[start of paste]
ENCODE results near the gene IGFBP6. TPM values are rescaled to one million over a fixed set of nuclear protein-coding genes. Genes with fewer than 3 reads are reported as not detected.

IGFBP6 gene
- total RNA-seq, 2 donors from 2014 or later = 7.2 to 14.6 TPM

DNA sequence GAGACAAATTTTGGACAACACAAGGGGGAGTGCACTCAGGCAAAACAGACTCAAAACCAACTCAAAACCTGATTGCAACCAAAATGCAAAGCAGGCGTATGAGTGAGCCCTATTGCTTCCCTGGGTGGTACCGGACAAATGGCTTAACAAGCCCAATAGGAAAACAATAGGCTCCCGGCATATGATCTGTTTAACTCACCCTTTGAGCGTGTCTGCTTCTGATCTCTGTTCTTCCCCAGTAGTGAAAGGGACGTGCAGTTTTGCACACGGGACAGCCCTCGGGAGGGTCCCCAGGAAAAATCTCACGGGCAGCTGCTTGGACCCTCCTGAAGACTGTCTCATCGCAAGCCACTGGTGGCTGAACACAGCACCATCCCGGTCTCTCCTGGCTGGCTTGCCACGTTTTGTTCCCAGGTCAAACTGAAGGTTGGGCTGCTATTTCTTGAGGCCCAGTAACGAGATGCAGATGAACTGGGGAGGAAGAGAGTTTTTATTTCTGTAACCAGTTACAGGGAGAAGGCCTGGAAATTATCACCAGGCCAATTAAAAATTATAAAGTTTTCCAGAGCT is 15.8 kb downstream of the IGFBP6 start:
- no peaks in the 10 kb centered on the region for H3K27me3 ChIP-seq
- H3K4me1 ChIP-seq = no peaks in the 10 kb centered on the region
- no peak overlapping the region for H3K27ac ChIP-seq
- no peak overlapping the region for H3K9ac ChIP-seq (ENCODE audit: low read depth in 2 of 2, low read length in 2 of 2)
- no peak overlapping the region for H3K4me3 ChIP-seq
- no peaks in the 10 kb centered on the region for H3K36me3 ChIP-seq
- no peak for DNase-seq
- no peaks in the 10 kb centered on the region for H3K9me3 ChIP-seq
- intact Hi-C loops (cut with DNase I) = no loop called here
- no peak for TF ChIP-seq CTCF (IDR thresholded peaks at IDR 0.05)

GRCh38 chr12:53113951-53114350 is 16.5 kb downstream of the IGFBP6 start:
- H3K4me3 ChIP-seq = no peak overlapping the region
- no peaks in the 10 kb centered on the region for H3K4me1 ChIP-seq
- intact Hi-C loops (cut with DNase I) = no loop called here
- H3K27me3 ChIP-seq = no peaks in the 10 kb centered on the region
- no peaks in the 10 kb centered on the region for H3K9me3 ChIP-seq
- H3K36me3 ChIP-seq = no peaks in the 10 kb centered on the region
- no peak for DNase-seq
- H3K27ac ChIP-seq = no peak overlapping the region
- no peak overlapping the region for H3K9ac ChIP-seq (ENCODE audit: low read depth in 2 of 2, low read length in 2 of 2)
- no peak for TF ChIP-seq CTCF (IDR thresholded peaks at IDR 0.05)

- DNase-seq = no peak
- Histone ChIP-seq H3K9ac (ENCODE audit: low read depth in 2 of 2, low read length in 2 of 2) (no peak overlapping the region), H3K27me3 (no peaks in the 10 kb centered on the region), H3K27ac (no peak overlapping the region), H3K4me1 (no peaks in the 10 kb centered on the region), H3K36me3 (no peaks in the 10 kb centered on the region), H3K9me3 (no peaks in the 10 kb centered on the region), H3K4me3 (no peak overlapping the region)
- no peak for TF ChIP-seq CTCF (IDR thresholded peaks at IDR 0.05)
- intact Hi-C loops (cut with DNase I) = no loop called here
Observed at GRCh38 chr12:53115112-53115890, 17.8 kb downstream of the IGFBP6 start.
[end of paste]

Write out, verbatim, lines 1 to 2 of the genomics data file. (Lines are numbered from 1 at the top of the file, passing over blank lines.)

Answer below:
ENCODE results near the gene IGFBP6. TPM values are rescaled to one million over a fixed set of nuclear protein-coding genes. Genes with fewer than 3 reads are reported as not detected.

IGFBP6 gene